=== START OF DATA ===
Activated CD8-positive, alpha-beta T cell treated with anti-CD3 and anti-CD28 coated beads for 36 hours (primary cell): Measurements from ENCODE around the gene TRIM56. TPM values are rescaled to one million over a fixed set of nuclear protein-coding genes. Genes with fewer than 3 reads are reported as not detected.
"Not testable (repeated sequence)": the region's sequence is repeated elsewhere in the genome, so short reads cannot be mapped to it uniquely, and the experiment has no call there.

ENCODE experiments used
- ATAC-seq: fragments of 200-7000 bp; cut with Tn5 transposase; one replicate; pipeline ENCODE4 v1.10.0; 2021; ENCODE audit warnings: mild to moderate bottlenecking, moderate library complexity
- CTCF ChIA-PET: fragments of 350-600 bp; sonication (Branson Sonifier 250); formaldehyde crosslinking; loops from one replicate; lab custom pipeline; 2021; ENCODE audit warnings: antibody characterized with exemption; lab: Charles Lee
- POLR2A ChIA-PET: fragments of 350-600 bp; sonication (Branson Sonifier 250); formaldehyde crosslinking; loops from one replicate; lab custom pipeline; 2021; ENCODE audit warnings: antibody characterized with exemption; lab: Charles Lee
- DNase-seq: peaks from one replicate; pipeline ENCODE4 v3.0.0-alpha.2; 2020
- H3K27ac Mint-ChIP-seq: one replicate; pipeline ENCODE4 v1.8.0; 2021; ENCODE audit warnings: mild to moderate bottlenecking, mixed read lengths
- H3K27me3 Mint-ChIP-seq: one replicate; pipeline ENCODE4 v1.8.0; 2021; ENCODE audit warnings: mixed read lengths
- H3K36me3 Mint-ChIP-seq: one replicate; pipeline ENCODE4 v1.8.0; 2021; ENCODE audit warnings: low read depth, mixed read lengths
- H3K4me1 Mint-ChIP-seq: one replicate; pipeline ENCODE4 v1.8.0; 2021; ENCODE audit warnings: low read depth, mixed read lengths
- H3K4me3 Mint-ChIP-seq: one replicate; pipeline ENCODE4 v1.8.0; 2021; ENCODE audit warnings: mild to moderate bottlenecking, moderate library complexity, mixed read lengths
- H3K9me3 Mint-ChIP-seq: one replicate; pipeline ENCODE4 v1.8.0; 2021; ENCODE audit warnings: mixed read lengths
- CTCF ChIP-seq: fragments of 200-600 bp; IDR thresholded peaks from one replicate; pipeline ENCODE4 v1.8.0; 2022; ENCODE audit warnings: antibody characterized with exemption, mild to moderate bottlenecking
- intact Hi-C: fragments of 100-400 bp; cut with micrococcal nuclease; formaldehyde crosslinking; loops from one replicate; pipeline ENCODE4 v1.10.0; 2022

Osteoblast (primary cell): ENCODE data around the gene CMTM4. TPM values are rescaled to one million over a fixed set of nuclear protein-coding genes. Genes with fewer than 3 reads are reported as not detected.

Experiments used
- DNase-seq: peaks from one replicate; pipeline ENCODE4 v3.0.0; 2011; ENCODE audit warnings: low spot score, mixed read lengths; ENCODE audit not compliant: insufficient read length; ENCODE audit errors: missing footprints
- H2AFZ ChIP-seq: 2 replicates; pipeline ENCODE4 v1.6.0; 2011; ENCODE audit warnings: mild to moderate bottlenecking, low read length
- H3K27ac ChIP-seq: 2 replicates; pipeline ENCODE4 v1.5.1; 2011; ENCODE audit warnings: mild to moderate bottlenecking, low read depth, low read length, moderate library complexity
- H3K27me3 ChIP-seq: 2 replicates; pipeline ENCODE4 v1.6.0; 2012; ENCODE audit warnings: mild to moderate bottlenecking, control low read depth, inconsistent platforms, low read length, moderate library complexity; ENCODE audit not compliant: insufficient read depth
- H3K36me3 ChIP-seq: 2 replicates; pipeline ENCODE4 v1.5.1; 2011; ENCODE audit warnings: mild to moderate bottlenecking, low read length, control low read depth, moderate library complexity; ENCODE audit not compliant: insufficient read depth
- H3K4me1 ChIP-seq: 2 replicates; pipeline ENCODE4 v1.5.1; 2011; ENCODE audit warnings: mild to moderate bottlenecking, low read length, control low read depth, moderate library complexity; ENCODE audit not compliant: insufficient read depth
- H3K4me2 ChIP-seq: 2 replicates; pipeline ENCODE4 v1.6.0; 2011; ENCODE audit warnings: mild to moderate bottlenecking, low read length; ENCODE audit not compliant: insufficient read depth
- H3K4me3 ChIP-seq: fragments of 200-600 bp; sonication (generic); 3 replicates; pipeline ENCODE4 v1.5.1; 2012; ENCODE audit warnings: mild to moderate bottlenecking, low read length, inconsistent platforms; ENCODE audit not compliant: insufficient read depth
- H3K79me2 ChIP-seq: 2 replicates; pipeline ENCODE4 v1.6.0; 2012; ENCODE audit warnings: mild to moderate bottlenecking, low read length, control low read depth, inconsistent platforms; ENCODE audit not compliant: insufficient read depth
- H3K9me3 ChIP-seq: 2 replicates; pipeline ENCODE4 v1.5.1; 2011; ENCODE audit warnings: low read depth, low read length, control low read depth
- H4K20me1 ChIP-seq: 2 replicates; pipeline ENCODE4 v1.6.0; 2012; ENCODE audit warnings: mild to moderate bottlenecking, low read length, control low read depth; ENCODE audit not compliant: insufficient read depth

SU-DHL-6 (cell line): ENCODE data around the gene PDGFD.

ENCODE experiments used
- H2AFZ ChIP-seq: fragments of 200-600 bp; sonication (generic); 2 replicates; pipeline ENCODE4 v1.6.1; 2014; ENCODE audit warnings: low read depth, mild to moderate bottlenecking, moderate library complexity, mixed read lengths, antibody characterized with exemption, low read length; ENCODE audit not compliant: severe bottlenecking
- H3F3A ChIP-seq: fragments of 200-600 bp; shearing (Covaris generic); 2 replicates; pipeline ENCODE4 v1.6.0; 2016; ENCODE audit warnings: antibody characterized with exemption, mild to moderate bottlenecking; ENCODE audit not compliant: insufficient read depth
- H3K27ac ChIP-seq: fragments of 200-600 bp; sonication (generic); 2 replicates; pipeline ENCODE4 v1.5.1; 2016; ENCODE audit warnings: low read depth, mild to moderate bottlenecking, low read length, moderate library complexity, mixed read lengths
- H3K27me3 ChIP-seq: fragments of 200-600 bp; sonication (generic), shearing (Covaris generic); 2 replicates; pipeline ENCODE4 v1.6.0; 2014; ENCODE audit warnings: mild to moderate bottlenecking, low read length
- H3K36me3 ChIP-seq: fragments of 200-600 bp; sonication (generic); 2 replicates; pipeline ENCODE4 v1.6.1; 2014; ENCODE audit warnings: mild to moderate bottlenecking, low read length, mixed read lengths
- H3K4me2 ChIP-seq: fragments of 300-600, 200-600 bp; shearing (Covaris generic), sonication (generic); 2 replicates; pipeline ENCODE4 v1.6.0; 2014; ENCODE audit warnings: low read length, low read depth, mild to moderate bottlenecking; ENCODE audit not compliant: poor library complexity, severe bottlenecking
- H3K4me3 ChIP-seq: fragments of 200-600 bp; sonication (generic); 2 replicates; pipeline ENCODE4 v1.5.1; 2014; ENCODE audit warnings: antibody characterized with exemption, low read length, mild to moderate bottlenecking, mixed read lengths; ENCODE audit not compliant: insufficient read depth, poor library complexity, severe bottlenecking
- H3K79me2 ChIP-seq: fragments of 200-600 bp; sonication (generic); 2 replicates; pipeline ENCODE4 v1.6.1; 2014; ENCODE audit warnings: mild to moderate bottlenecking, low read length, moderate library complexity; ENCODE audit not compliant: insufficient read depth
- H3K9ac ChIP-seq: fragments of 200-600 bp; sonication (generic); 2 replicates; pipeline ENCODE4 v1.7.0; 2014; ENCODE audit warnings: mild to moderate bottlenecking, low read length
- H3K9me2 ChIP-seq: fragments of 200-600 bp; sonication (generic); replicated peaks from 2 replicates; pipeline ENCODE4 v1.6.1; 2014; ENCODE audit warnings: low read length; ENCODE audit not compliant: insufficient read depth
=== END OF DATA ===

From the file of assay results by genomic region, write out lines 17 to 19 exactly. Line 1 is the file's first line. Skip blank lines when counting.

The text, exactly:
Experiments used
- DNase-seq: peaks from one replicate; pipeline ENCODE4 v3.0.0; 2011; ENCODE audit warnings: low spot score, mixed read lengths; ENCODE audit not compliant: insufficient read length; ENCODE audit errors: missing footprints
- H2AFZ ChIP-seq: 2 replicates; pipeline ENCODE4 v1.6.0; 2011; ENCODE audit warnings: mild to moderate bottlenecking, low read length